Caffeine Powder Death: Teaspoon Serving Equal To 25 Cups Of Coffee, Amazon Still Sells Anhydrous Pills Amid Lawsuit

Amazon Caffeine Powder

While many people enjoy the jolt that a morning cup of java can bring, they may not realize that there are dangerous new products on the market — called “caffeine powder” — that contain the same amounts of caffeine in one serving that are equal to drinking 25 cups of coffee. That’s the message that the parents of Logan Stiner, an 18-year-old who died from an overdose of caffeine powder in May 2014, want to get out to others. The LaGrange, Ohio-based father and mother of Stiner are suing Amazon and other sellers of the potent powder, reports CBS News, and holding the retailers culpable for distributing a dangerous product. Dennis and Katie Stiner want people to know how deadly powdered caffeine can be.

According to an ABC News video, the toxicology report stated that Stiner had 23 times more caffeine in his system than a normal coffee drinker. One teaspoon serving of caffeine anhydrous powder can contain the same amount of caffeine found in 25 cups of coffee, giving the user an idea of how much of a caffeine toxicity risk they face if taking the concentrated powder form. It’s a substance that’s popular with teens or those that seek benefits like a quick buzz from the product, which is marketed as a health supplement.

Hard Rhino products can still be found on Amazon, but not the caffeine anhydrous powder featured in the news videos about Stiner’s death. A search for “caffeine anhydrous” on Amazon turns up results including pills and other supplements that don’t appear similar to the powder in a clear bag at the heart of the lawsuit — but clearly state that they contain a pure form of the powder caffeine that promises to provide “the explosive energy enhancing properties of pure caffeine anhydrous” and extra energy, tempting users to take that “high” into the gym with them. Speaking of hearts, however, caffeine powder can potentially raise the consumer’s heart rate and even cause heart attacks or seizures as reported by the Inquisitr.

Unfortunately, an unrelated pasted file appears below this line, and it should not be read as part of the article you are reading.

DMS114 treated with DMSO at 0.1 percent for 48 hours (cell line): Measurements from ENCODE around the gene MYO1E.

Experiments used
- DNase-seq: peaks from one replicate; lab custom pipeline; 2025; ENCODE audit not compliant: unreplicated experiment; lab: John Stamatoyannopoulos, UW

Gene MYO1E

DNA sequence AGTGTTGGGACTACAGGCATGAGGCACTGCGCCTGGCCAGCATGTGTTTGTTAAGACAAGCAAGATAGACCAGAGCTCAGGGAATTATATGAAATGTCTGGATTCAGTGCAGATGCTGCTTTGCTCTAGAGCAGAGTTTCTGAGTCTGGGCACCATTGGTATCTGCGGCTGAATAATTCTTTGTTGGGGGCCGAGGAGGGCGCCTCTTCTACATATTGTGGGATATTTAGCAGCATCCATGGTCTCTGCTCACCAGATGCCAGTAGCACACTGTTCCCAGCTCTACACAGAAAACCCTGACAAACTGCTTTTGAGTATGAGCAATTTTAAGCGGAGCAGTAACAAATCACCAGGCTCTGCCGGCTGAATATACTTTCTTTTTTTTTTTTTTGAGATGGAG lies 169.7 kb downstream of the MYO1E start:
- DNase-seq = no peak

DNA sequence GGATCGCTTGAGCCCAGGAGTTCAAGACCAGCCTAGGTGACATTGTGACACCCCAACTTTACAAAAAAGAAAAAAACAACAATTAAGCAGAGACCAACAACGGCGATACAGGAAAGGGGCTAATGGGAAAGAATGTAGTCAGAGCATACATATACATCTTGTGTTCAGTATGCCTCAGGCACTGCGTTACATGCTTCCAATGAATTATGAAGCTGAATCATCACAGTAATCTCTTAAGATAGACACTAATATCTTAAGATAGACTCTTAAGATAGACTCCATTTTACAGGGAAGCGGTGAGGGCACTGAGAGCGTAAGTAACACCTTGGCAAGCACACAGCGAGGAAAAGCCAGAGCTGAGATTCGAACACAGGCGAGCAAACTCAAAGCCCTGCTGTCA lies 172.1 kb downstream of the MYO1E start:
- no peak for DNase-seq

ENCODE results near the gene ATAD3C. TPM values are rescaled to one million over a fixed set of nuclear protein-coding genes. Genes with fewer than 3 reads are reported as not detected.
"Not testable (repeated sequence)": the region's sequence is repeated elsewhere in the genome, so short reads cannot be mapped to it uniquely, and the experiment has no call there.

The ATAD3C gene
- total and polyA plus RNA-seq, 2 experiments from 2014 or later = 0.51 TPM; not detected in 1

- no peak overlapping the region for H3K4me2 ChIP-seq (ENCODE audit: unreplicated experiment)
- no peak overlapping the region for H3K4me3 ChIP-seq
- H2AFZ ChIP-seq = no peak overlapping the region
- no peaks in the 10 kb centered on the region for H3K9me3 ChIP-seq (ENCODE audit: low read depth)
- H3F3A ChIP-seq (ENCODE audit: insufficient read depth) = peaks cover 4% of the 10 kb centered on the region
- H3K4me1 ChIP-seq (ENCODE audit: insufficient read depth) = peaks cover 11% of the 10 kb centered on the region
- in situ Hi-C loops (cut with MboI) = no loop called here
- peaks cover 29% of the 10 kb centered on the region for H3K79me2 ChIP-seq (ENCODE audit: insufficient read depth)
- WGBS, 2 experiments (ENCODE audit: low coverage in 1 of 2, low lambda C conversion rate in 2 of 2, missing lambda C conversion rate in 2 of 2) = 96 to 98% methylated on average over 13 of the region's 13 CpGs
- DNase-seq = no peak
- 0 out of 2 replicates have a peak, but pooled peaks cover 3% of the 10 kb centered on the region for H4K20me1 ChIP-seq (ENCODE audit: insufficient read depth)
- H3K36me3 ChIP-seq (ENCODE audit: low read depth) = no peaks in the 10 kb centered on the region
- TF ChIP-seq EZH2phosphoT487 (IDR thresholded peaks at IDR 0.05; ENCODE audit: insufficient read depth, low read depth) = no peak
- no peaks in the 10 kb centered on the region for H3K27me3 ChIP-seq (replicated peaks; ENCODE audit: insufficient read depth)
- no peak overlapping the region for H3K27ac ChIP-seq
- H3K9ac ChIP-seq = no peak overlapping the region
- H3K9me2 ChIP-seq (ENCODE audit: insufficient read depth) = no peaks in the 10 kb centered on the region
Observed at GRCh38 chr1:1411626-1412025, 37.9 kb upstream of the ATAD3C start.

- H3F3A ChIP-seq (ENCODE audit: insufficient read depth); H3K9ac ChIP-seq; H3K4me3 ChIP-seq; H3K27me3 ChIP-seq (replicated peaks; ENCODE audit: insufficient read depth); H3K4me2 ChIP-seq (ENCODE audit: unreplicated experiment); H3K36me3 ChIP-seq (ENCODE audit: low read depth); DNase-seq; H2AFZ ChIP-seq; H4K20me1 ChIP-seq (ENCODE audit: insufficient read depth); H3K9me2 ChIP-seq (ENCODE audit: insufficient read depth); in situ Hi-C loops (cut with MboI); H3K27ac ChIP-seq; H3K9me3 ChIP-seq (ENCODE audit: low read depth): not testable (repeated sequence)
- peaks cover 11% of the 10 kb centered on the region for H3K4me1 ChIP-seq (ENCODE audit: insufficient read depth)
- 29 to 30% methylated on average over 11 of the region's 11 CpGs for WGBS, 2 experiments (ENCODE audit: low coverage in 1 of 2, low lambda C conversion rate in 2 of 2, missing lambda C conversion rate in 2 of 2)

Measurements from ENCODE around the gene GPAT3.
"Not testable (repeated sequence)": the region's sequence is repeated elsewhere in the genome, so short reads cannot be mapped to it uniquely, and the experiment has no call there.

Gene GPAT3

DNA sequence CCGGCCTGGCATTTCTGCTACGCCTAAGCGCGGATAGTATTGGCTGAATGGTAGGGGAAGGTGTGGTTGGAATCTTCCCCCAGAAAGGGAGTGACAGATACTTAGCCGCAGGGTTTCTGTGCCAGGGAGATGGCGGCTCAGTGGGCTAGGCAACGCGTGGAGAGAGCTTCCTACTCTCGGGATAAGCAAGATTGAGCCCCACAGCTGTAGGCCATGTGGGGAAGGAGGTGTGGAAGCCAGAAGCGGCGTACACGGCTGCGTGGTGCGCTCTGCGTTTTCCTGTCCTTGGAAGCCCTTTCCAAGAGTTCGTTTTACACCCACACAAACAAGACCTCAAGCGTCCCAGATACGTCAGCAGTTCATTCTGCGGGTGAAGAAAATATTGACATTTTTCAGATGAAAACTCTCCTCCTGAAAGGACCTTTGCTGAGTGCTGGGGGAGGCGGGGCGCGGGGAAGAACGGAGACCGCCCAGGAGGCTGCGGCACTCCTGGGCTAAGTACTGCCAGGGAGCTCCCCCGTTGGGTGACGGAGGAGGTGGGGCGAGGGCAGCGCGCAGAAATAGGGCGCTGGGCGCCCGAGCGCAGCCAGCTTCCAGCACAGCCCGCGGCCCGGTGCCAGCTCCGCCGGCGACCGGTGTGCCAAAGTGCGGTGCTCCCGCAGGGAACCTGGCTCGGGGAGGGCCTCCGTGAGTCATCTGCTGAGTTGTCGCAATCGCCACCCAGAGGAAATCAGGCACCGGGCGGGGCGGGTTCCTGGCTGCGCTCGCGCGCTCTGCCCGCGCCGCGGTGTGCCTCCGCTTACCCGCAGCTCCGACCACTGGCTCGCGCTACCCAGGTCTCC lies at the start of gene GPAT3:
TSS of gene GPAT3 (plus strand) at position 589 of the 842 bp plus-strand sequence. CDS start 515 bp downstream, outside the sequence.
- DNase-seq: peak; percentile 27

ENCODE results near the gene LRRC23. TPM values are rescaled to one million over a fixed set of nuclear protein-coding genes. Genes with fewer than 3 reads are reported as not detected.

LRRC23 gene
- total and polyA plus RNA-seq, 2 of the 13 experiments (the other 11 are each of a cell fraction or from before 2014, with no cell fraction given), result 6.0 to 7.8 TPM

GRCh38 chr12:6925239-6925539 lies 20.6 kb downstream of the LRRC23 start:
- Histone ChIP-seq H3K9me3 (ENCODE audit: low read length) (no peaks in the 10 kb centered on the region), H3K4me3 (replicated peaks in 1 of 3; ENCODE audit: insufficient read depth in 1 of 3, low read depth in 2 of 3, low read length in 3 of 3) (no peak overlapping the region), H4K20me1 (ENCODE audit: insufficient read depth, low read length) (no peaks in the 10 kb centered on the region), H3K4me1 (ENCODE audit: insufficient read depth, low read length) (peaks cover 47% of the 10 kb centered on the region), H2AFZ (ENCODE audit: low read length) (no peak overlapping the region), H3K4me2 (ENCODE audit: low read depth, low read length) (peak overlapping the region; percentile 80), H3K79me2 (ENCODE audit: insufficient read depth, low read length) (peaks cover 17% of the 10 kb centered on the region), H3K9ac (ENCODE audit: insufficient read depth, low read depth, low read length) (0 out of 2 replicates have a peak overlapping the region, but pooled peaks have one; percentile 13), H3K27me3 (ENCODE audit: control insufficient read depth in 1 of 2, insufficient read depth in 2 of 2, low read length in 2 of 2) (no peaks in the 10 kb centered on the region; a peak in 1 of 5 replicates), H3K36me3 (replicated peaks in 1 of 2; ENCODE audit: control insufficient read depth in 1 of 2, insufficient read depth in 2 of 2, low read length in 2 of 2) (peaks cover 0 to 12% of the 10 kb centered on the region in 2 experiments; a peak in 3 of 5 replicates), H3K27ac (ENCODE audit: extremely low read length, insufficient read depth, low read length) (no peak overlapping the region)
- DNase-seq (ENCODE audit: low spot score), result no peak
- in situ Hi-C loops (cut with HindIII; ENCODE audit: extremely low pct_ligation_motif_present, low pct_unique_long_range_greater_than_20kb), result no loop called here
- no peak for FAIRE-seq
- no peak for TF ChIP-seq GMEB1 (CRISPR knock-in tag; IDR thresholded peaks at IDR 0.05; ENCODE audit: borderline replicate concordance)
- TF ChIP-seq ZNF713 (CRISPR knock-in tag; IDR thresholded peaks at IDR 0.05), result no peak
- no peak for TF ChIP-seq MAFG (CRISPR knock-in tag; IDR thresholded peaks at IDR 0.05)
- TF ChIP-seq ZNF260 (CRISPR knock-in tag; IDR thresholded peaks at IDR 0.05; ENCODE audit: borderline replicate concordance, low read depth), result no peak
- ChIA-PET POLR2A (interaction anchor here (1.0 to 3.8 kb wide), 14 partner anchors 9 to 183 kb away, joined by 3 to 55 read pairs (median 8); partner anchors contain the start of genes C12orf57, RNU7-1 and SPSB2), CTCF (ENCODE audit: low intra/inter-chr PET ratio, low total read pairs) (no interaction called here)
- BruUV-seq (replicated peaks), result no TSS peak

The fault of the distributing companies and sellers, according to the Stiners, is that they didn’t provide enough of a warning to users about the dangers of the product. Indeed, in an unboxing video from YouTube titled “Caffeine Powder Unboxing [25g Hard Rhino],” the user shows how the package of anhydrous powder he’s received from could be equal to 800 Red Bulls, but doesn’t state that fact on the package.

“Warning: This is pure caffeine powder. Be very careful in using this product.”

Notably, a search for powdered caffeine on Hard Rhino turned up none.

[Image of caffeine powder via Hard Rhino unboxing video]